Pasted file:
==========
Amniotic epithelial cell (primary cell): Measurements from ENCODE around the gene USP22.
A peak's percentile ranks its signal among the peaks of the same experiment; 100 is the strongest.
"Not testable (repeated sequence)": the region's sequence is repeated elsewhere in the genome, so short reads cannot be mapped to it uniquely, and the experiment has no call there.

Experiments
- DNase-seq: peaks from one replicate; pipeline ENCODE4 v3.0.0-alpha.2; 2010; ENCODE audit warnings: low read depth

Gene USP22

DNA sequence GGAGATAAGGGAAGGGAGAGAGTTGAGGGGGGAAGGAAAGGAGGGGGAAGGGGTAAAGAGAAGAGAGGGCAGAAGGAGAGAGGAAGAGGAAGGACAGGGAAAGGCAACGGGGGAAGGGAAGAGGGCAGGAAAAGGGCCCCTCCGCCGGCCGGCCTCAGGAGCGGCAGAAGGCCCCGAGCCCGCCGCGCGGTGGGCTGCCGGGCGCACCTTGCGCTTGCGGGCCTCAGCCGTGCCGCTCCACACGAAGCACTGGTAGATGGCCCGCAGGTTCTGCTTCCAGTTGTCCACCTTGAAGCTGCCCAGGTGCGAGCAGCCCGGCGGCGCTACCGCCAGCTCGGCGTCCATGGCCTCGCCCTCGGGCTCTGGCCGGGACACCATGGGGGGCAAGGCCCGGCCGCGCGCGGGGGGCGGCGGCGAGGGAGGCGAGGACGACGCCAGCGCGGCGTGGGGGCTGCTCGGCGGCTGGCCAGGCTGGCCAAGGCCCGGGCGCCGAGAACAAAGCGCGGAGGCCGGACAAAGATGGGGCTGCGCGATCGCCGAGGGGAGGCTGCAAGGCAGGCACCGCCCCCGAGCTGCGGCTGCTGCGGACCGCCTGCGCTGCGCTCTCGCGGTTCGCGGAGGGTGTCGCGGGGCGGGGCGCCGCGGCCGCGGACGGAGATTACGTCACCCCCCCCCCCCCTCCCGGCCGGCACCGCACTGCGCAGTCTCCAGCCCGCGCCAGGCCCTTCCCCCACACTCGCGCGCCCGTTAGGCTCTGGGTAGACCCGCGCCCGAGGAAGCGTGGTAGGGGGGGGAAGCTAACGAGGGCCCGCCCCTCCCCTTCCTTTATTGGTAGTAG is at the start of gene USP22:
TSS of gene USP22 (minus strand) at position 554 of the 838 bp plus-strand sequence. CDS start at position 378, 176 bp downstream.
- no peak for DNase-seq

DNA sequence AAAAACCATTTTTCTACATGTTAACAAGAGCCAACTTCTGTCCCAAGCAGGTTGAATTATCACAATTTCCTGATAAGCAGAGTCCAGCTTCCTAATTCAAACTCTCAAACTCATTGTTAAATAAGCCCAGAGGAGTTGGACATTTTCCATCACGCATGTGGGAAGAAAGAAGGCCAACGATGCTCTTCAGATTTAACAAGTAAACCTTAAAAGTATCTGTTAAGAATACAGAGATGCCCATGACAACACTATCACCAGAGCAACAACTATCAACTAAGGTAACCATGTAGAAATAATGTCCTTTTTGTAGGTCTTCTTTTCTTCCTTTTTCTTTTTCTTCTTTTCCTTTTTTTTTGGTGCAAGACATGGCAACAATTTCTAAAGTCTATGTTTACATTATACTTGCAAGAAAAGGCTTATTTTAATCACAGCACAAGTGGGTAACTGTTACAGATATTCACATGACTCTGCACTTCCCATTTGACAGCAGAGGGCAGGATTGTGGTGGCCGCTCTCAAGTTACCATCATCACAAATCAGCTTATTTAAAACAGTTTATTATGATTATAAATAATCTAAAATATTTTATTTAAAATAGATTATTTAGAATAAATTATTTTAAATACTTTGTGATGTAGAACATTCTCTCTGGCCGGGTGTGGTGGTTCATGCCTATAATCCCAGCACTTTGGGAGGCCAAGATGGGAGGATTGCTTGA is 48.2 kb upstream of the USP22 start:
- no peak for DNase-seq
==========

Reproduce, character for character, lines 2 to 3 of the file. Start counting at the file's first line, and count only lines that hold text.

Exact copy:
A peak's percentile ranks its signal among the peaks of the same experiment; 100 is the strongest.
"Not testable (repeated sequence)": the region's sequence is repeated elsewhere in the genome, so short reads cannot be mapped to it uniquely, and the experiment has no call there.